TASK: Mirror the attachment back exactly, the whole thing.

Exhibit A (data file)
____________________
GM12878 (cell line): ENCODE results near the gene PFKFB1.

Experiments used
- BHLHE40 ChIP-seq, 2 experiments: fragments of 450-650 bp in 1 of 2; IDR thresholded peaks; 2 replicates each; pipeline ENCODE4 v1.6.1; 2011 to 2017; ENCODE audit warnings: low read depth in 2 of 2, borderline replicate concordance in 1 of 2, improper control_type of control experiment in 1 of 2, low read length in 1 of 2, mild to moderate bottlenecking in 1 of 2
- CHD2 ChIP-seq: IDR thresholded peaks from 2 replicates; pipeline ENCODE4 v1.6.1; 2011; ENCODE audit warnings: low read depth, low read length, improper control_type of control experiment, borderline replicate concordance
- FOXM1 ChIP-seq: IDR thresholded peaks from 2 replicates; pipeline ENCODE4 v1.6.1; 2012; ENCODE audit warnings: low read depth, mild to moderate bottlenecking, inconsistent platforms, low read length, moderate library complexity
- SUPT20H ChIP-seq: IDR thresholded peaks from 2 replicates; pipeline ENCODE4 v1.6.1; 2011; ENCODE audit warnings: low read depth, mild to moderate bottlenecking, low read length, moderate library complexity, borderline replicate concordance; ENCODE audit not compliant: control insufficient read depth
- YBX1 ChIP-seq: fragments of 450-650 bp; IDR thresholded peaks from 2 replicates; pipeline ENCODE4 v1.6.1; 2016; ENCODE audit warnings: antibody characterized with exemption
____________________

GM12878 (cell line): ENCODE results near the gene PFKFB1.

Experiments used
- BHLHE40 ChIP-seq, 2 experiments: fragments of 450-650 bp in 1 of 2; IDR thresholded peaks; 2 replicates each; pipeline ENCODE4 v1.6.1; 2011 to 2017; ENCODE audit warnings: low read depth in 2 of 2, borderline replicate concordance in 1 of 2, improper control_type of control experiment in 1 of 2, low read length in 1 of 2, mild to moderate bottlenecking in 1 of 2
- CHD2 ChIP-seq: IDR thresholded peaks from 2 replicates; pipeline ENCODE4 v1.6.1; 2011; ENCODE audit warnings: low read depth, low read length, improper control_type of control experiment, borderline replicate concordance
- FOXM1 ChIP-seq: IDR thresholded peaks from 2 replicates; pipeline ENCODE4 v1.6.1; 2012; ENCODE audit warnings: low read depth, mild to moderate bottlenecking, inconsistent platforms, low read length, moderate library complexity
- SUPT20H ChIP-seq: IDR thresholded peaks from 2 replicates; pipeline ENCODE4 v1.6.1; 2011; ENCODE audit warnings: low read depth, mild to moderate bottlenecking, low read length, moderate library complexity, borderline replicate concordance; ENCODE audit not compliant: control insufficient read depth
- YBX1 ChIP-seq: fragments of 450-650 bp; IDR thresholded peaks from 2 replicates; pipeline ENCODE4 v1.6.1; 2016; ENCODE audit warnings: antibody characterized with exemption